Greenport Village Board members unanimously approved an immediate 5 percent hike in sewer rates Monday night, with Trustee Chris Kempner absent from the meeting.
Before the measure was approved, Trustee Mary Bess Phillips asked the mayor for assurance that similar increases wouldn’t be enacted in the future. Previous discussions had focused on a proposal for a 5 percent per year increases to cover rising maintenance costs.
The increase is designed to ensure the availability of funds for ongoing maintenance of the system, Mayor David Nyce said, after saying no automatic increases are planned.
From the time he took office in 2007, he said, his commitment has been to rebuild the neglected infrastructure of village utilities and he wants to be sure that money is available for maintenance each year.
In casting his vote for the increase, Trustee George Hubbard said he wants to see work get started “right away” and see that a long-planned backup generator for the electric plant is purchased soon.
Ms. Phillips echoed his words.
“In the past two years, there’s been a lot of frustration in getting projects moving,” she said.
The board action came after last month’s public hearing, at which residents railed against any increase, insisting there was money in the sewer department fund to cover maintenance without an increase this year.
But Mr. Nyce insisted that money was allocated to projects under way and planned and that additional funds would be needed to be sure that the wastewater treatment plant and collection system are both improved and properly maintained.
Sewer system smoke tests, designed to detect leaks of groundwater into pipes, will begin Monday, Sept. 19. Residents are advised that the smoke is non-toxic, but the mayor is asking them to report any incidents in which smoke permeates their homes — and to leave the premises if that happens.
More information will be distributed to village residents, both through newspaper ads and door-to-door fliers.
American legion arrangement.
Plans for the village to lease the American Legion post for recreational activities are tied to an application for grant funds to refurbish the premises. Only if the grant is forthcoming will the village press forward with the lease, Mr. Nyce explained last week.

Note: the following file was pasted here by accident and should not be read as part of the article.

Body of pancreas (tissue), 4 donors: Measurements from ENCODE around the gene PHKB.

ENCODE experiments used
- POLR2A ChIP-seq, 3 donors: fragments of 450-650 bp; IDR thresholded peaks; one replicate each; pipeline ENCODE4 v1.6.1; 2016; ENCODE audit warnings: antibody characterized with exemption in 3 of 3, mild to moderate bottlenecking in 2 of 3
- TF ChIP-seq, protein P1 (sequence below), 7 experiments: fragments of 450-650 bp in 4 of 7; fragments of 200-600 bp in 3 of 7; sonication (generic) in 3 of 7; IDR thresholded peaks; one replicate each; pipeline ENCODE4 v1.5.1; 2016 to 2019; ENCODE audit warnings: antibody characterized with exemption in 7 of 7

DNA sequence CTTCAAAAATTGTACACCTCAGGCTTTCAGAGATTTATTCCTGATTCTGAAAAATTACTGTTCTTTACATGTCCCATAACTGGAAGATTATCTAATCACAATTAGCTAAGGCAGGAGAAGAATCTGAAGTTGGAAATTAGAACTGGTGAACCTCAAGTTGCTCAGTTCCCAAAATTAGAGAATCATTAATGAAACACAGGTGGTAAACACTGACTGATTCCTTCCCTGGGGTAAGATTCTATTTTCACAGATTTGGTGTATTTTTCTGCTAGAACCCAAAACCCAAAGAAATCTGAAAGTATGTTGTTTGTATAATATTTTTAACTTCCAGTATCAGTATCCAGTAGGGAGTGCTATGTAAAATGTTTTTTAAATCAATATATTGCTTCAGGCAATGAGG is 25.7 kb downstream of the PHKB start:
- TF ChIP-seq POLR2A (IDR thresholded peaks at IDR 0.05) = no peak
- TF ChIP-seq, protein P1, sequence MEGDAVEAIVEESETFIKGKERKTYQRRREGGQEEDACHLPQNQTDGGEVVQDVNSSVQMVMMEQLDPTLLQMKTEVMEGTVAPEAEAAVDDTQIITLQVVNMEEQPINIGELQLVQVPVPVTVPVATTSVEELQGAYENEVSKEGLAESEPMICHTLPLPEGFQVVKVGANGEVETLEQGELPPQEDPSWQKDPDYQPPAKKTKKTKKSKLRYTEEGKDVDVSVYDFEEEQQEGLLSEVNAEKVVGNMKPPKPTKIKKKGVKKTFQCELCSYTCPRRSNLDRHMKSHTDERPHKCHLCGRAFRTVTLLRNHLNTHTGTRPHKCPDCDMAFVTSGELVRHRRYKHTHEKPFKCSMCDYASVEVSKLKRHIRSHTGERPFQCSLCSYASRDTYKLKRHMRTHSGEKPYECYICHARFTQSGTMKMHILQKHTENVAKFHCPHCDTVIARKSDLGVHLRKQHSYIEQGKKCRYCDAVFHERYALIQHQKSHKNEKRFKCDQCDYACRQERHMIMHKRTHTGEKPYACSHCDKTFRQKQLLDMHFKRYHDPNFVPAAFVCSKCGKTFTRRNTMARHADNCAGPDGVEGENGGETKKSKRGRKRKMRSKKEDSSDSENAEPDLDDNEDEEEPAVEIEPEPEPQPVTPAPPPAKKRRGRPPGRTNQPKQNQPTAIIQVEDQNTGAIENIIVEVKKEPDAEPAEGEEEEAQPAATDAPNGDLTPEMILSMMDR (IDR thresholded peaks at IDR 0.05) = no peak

The grant, which would come from the state Department of Parks, Recreation and Historic Preservation, requires an ongoing relationship between the village and Legion that would be realized by village plans to lease the space, the mayor said.
EMPOWERING UTILITIES CHIEF
Despite questions about why utilities chief Jack Naylor should be able to write appearance tickets for violations, Village Board members are expected to approve changes in the enforcement code next month to make those powers clear.
Because Mr. Naylor and other utilities department staff are often on the streets during snowstorms and brush pickup, they need the power to write tickets for rule violations that affect these activities, Mr. Nyce said.
He assured that Mr. Naylor and another utilities department personnel, to be named and approved by the board, will be properly trained in issuing violations.
TRAINING WON’T CARRY A RAISE
Electric department manager Jim Fogarty got the OK to take a course in advanced meter training, but completion of the course won’t qualify him for a salary hike. Mr. Fogarty has already been handling much of the work he’s about to be trained in while on the job, according to Mr. Naylor. While Mr. Fogarty knows his job, he knows only what he has been taught to do, not what might be the latest and best procedures, Mr. Naylor said.